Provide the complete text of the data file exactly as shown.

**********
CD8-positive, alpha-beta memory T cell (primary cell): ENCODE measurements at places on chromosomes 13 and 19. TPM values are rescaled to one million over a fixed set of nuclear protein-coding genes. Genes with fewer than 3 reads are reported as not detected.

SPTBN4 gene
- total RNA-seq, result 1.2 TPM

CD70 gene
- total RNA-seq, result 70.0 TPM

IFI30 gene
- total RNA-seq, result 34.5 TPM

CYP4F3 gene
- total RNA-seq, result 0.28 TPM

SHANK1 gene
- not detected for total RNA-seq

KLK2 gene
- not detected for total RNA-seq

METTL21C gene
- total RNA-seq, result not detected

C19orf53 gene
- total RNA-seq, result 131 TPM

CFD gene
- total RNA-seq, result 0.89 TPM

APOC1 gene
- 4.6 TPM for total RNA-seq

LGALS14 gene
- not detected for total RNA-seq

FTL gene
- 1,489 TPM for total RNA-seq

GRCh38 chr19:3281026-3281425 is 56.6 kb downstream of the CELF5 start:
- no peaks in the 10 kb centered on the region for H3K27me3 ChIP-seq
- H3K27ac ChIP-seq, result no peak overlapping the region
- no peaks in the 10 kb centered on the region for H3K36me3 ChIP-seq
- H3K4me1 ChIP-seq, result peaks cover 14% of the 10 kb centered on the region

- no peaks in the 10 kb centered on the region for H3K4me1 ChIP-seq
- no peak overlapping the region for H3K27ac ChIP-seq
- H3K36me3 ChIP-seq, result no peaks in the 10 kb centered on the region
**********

CD8-positive, alpha-beta memory T cell (primary cell): ENCODE measurements at places on chromosomes 13 and 19. TPM values are rescaled to one million over a fixed set of nuclear protein-coding genes. Genes with fewer than 3 reads are reported as not detected.

SPTBN4 gene
- total RNA-seq, result 1.2 TPM

CD70 gene
- total RNA-seq, result 70.0 TPM

IFI30 gene
- total RNA-seq, result 34.5 TPM

CYP4F3 gene
- total RNA-seq, result 0.28 TPM

SHANK1 gene
- not detected for total RNA-seq

KLK2 gene
- not detected for total RNA-seq

METTL21C gene
- total RNA-seq, result not detected

C19orf53 gene
- total RNA-seq, result 131 TPM

CFD gene
- total RNA-seq, result 0.89 TPM

APOC1 gene
- 4.6 TPM for total RNA-seq

LGALS14 gene
- not detected for total RNA-seq

FTL gene
- 1,489 TPM for total RNA-seq

GRCh38 chr19:3281026-3281425 is 56.6 kb downstream of the CELF5 start:
- no peaks in the 10 kb centered on the region for H3K27me3 ChIP-seq
- H3K27ac ChIP-seq, result no peak overlapping the region
- no peaks in the 10 kb centered on the region for H3K36me3 ChIP-seq
- H3K4me1 ChIP-seq, result peaks cover 14% of the 10 kb centered on the region

- no peaks in the 10 kb centered on the region for H3K4me1 ChIP-seq
- no peak overlapping the region for H3K27ac ChIP-seq
- H3K36me3 ChIP-seq, result no peaks in the 10 kb centered on the region